So to try to bring myself back into this, I am organizing some thoughts on our own experiences in light of AMI Montessori training and observations in various Montessori schools on this topic.
Previous Montessori Trails on Astronomy:
- Montessori Astronomy
- Current Interests: Astronomy
- Montessori and Foundations of Scientific Understanding - Astronomy
- Signs and Seasons
- Magic School Bus Astronomy Science Kit
- Journey to the Stars from NASA
- Kids Discover Magazines on astronomy topics
- First Discovery Books: Universe (those books with clear pages that change the picture as you turn them)
- Explore the Stars! The Star Finder
- Various websites and other online resources as opportunities arise - very minor basis
- Other books and videos found at the library or book sales
Montessori Experiences, Presentations, Materials Specific to Astronomy:
- God With No Hands (First Great Lesson for the elementary age)
- Geography (elementary): Sun and Earth chapter
Various Montessori studies that led to astronomy - but were not specifically astronomy at the out-set:
- History studies (ancient history ---> worship of gods ---> constellations and planet names ---> clocks and calendars (through history and names of days, months) ---> ASTRONOMY
- Mathematics - history of math, use of math
- Geometry - shapes, patterns, degrees, circles, angles
- Language - basic language skills
- Geography - land/water forms, formation of our own planet, form and matter
- Almost all my observations in schools on astronomy have been contrived - the children may have learned something, but in no different manner than they would have learned it at another school - and the information didn't stick with them any better than if they'd learned it elsewhere.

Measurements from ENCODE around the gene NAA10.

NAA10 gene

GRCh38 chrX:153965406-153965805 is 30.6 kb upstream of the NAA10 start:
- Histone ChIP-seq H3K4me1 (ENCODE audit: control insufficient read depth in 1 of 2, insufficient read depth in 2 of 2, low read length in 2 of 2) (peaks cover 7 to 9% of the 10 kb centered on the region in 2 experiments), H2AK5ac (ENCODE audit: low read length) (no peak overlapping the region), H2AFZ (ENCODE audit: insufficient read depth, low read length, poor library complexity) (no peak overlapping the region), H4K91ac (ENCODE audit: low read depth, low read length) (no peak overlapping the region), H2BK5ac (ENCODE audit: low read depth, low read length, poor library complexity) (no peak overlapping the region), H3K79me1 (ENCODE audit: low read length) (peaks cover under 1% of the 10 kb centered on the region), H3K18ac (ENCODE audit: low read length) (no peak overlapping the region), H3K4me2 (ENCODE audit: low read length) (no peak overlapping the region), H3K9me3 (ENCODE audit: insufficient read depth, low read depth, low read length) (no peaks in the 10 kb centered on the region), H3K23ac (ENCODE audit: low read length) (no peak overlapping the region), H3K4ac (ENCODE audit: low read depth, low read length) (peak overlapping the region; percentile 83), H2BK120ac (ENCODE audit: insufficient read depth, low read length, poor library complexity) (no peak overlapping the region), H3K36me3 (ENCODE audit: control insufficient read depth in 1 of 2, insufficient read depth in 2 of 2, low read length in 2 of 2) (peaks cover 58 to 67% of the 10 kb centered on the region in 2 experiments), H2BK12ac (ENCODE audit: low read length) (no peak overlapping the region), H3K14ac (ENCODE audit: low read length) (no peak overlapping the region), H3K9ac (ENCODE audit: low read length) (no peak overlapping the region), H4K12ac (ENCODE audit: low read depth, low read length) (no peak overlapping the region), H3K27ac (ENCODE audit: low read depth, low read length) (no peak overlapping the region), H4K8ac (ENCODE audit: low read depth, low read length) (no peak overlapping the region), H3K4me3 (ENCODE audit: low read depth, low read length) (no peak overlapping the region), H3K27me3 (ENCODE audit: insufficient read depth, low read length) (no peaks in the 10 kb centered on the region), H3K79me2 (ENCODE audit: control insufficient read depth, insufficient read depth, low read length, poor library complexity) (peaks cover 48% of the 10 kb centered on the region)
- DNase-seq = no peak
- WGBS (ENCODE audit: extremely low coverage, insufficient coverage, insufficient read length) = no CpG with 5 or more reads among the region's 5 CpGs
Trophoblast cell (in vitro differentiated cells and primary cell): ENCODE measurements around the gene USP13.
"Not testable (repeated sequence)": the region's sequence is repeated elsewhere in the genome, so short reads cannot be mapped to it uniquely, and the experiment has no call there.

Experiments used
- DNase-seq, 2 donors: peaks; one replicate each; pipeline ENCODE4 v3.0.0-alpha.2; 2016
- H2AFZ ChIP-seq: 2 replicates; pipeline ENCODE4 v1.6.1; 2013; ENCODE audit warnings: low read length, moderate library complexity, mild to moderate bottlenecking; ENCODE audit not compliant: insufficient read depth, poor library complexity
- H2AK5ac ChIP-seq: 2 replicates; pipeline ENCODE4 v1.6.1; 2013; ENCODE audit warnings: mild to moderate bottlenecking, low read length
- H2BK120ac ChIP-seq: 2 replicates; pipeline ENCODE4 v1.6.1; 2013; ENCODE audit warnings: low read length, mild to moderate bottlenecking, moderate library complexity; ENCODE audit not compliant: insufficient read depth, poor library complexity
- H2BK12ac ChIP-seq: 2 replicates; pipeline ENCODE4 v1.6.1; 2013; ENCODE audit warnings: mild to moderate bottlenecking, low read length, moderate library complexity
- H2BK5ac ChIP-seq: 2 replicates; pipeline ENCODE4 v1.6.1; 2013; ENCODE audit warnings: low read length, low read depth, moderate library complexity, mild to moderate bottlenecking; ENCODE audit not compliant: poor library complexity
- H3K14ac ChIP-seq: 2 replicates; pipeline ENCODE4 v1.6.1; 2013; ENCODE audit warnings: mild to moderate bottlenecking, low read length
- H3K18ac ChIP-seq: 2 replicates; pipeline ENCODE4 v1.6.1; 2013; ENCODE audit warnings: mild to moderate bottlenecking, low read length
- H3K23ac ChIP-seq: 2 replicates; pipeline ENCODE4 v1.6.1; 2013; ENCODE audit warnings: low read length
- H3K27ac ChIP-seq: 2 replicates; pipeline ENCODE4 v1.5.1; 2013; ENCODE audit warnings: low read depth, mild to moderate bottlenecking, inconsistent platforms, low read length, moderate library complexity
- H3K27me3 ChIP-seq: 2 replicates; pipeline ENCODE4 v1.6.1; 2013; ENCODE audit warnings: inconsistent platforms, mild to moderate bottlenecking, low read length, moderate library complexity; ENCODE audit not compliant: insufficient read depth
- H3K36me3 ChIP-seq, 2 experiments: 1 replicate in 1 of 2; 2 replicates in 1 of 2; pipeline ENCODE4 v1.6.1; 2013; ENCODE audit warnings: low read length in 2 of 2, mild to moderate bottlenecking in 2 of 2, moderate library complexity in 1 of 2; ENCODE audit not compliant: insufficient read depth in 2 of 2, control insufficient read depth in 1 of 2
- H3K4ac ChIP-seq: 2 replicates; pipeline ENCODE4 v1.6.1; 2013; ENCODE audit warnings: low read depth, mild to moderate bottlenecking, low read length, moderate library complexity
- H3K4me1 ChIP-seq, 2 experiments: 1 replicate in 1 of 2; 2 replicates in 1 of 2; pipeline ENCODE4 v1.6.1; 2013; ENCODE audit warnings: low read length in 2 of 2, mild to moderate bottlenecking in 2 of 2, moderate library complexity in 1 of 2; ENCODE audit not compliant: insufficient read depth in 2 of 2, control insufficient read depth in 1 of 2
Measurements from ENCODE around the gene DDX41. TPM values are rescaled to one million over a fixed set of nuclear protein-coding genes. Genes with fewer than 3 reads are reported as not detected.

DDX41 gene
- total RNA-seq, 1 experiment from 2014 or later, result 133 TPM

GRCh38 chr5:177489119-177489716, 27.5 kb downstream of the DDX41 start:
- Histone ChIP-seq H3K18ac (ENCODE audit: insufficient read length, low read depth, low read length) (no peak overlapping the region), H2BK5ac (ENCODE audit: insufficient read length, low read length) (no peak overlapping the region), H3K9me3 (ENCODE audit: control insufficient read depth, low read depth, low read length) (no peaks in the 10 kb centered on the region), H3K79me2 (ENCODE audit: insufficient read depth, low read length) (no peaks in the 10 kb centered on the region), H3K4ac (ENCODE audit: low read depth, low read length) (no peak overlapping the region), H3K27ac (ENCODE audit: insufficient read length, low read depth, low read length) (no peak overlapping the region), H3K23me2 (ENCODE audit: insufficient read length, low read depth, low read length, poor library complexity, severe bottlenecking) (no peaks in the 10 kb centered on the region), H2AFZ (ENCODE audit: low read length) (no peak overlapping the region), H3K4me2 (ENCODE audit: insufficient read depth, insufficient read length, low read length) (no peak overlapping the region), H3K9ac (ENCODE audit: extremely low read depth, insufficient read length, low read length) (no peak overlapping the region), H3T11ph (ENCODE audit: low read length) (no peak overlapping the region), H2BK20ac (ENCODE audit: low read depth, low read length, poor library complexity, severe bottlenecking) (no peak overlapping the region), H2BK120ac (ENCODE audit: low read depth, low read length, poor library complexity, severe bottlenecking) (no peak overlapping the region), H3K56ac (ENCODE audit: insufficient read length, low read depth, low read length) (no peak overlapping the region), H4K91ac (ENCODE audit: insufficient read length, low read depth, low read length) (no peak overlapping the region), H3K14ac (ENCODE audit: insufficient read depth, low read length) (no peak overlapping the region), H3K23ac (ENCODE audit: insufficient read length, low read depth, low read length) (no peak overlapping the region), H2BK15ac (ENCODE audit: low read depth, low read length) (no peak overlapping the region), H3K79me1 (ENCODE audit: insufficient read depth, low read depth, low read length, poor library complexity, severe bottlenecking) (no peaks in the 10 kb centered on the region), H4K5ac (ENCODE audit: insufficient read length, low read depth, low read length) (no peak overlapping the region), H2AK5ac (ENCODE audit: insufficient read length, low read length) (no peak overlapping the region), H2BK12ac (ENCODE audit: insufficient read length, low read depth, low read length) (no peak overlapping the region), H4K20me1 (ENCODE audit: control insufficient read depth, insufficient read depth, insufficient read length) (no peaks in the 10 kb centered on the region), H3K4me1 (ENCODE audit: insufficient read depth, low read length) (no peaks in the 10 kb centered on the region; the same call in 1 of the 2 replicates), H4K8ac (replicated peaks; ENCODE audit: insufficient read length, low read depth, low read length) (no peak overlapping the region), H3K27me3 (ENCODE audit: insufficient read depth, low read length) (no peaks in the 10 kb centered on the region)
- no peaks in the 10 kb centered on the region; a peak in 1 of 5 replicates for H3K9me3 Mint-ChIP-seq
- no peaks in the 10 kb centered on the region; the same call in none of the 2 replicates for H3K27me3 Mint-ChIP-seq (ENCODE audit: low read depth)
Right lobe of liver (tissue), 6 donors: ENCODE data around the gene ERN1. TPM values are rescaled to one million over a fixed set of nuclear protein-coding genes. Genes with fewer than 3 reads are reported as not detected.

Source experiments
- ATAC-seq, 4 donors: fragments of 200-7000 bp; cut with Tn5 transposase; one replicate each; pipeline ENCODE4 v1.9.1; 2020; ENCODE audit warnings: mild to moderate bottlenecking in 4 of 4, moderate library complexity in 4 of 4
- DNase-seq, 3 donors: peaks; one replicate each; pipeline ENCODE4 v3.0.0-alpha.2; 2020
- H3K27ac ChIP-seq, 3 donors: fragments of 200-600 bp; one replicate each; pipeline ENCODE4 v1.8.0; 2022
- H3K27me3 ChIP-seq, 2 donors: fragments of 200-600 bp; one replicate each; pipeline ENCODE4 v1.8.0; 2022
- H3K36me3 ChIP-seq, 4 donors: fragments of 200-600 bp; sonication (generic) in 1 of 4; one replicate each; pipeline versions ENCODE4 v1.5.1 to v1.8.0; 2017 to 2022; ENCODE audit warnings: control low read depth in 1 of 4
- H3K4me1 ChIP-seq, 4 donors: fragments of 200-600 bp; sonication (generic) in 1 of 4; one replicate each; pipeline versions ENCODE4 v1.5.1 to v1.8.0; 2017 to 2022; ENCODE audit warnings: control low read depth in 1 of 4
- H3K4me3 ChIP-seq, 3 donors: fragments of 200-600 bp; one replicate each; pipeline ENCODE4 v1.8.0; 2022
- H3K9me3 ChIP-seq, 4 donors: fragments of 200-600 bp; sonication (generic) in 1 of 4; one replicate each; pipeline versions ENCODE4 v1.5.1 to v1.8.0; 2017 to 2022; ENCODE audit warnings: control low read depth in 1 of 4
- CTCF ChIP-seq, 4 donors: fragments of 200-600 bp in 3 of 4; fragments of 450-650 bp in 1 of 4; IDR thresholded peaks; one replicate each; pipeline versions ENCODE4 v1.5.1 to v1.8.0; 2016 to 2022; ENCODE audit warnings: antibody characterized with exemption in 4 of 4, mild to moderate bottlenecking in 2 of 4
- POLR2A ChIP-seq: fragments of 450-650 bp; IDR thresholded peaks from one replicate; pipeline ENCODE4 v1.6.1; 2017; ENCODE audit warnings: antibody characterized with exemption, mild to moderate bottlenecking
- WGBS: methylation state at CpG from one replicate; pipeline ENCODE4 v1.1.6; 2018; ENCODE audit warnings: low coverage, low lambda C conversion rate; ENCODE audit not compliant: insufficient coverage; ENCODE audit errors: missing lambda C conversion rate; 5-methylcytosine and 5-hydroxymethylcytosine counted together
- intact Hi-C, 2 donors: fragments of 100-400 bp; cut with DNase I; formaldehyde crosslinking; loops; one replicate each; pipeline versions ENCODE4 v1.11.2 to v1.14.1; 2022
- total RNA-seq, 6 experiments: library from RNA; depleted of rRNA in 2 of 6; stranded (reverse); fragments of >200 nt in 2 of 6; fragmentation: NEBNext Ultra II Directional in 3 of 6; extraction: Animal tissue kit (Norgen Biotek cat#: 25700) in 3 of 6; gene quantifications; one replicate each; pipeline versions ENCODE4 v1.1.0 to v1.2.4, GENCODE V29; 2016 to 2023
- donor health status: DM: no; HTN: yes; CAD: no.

- The Montessori primary level astronomy options available also seem contrived or more appropriate for lower elementary, or just plain fluffy. There are some REALLY great activities in there! But I find those ones more appropriate for the elementary age. Why? Because primary children are very concrete - and need to focus on what they can actually experience: seeing the stars, perhaps some of the very obvious constellations, phases of the moon, beautiful sunrises/sets --- but mostly focusing on the weather patterns and outer layers of our own planet. Study home first - move into outer space in the imaginative "big picture" elementary years.
- I am trying to create something that fits in with what is already available. That is likely my biggest mistake. I need to focus on the keys - get it pulled together - and let individual families decide how/if they would like to utilize other resources.
- ALL OTHER SOLIDLY scientific and age-appropriate materials introduce astronomy in upper elementary or middle school (the depth of astronomy - you can certainly get into phases of the moon and the patterns of the sun in earlier ages). Not that we Montessorians follow non-Montessori scope and sequences very closely (since most of them are not based on careful observation). But there is something here.... When Dr. Nebel, who is more Montessori-like than he knows, doesn't get into astronomy with the children until volume 3 for grades 6-8 --- well, I start taking notice.
- And then there are local educational requirements - which, again, Montessori tends to be far ahead of, but even pulling down their requirements 3-4 grades (before Common Core), brings astronomy barely into the beginning of upper elementary.
- consider the "keys" to modern life understanding of astronomy, along with historical development from what was observable through to what is inferred. What is key so that a homeschool family can hone in on the necessary pieces - and leave room for exploration, interest, follow-up (or leaving out the extras for the sake of time/space and FOCUS)
- primary level: focus on only what is observable - experience-able - by the young child
- lower elementary: take what we have in the albums and provide specific follow-ups for the most clear connections into astronomy, along with tips for the child whose interest entirely goes there.
- upper elementary: move into Montessori-style presentations that cover the typical local educational requirements for astronomy through middle school